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Three Ruby on Rails File Upload Plugins reviewed

Posted by Charles | March 21, 2007 .

Hardly any web application this day won’t need file upload, mainly for all the media types, photos and videos. When using framework like Ruby on Rails, there are all kinds of plugins you can pick to speed up your development. For example, file upload, there are three major ones available. Which one you should go for? It’s actually a question harder than you thought.

These three file upload plugins are Acts As Attachment, File Column Plugin and FlexImage. The last one has nothing to do Flex, just you know. Before I start the review and comparison, I’d like say Ruby on Rails is great but documents from Ruby on Rails developers suck!

They all use RMagick to resize uploaded image and create multiple versions in different sizes.

Acts As Attachment

Written by Rick Olson, member of Ruby on Rails Core Team. It’s a very complete RoR plugin, in terms of testing and well structured code.

What I like:

  • The generator comes with it can generate model with metadata such as file size, content type, height and width, etc. The data will be populated at creation time automatically. The data structure also trace the relationship between main image and the thumbnail image via self reference attribute parent_id, a defaulting attribute name for RoR to allow out of box Acts As Tree behavior.
  • It allows you store file in file system or database blob, with reasonable default filesystem directory structure, to RAILS_ROOT/public/my_models/5/blah.jpg.

What I don’t like:

  • Have to read the source code to figure out how the file get stored. There is no way to configure the file storage place to be flexible. Some model method such public_filename has to be overwritten to make flexible location available.
  • File attachment validation is flicky.

File Column Plugin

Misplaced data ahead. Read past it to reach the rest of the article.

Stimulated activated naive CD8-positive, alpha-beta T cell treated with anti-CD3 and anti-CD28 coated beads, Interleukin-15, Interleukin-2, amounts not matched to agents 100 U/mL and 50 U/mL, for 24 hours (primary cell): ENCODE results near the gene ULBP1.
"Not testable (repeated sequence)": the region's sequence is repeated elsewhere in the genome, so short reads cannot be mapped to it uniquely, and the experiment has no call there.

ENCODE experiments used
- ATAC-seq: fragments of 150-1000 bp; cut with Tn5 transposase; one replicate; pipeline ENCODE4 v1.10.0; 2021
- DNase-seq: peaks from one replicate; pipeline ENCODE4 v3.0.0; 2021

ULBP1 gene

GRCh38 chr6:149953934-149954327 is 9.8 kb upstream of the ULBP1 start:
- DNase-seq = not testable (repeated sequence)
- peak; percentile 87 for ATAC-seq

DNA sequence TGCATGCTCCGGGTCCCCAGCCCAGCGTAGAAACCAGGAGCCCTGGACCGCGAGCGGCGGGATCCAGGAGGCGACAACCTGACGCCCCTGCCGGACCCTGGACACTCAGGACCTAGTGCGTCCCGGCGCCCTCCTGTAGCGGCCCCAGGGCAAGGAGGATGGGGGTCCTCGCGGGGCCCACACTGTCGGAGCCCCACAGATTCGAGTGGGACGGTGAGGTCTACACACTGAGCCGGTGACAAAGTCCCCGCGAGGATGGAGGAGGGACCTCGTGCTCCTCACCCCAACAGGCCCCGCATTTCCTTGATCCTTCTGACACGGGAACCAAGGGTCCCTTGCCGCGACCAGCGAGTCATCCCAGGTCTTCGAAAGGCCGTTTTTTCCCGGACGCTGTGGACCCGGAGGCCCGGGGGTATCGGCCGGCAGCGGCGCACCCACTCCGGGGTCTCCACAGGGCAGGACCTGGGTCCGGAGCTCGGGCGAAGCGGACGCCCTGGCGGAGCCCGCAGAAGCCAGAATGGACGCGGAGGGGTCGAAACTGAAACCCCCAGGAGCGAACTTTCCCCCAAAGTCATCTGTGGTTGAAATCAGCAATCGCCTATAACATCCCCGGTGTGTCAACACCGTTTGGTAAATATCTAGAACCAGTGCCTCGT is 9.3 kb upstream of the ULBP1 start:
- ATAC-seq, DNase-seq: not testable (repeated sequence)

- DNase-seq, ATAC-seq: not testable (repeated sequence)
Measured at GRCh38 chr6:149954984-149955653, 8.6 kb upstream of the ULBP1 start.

The oldest and most used file upload plugin.

What I like:

  • There are ways to set custom file storage location. Good. You can do callback function at :store_dir option to make it fits exactly how you want the file get stored. The reason I’m asking for file storage flexibility is that once you know how to get file uploaded, uploading is trivial, however, managing files are big deal when you do expect large amount of files.
  • It provides view helper to generate image url for viewing.
  • Many RoR developers use it and provide feedback. Easier to find hacks or modifications.

FlexImage

This is relatively newer file upload plugin for RoR. It has build-in features to provide special effects on the image you present, via RMagick. It’s cool when you first see it and use it.

What I like:

  • The build-in special image overlays. It’ll help you branding your data.
  • It’s super easy to store image into BLOB column and retrieve it. Along with page caching, it could be great file management solution, if you like store file in DB.

What I don’t like:

  • Once file gets store, there is no metadata information. By default, your file name becomes the id.jpg. The original file name is not preserved unless you code something around this plugin, not very DRY.
  • No flexible way of store file into filesystem under custom directories. All files, if use file system, will be stored in one place. It’s practically unrealistic for site deal with lots of uploads.
    We’ve been using FlexImage. Now I think we’ll switch back to File Column Plugin. As I mentioned earlier, uploading file is not a big deal once you get it works. You like to have the flexibility to efficiently manage the files on your server. Especially when you are expecting large amount of files coming in, when a more robust distributed file storage is under consideration, you really want to put the files to the right place earlier on. Another big challenge imposed to the site design is that file system or DB BLOB? I like file system but I’m sure there is good cases that DB BLOB works better.

 Three Ruby on Rails File Upload Plugins reviewed

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20 Comments so far
  1. xain  April 12, 2007 8:29 am

    ok, I’m going to use file column, because I need to know the uploaded images’ urls.

  2. Nano  April 17, 2007 3:35 pm

    You’re missing one: attachment_fu. That’s actually the same acts_as_attachment but v2.0, by the same author.

    attachment_fu is far the more sophisticated one. But that’s good and bad.
    Good: MANY features.
    bad: Hard to shape the code to your needs.

    However, i choosed FlexImage. Simpler (no specific columns on db required, besides blob if you’ll use db storage, interface generic, simple and adaptable ).
    About all files in one place, the other plugins aren’t better: for each image: 1 folder, 1 base image, thumbnails image, each in one folder. Plus, in database 1 row for image + 1 row for each thumbnail.
    So, that’s worse to me.

    The other thing, i don’t want to store each thumbnail, just the originals. FlexImage makes all of them on-the-fly. Think of millions of images with millions of thumbnails, and you decide to change the thumbnail size. You’ll want to die…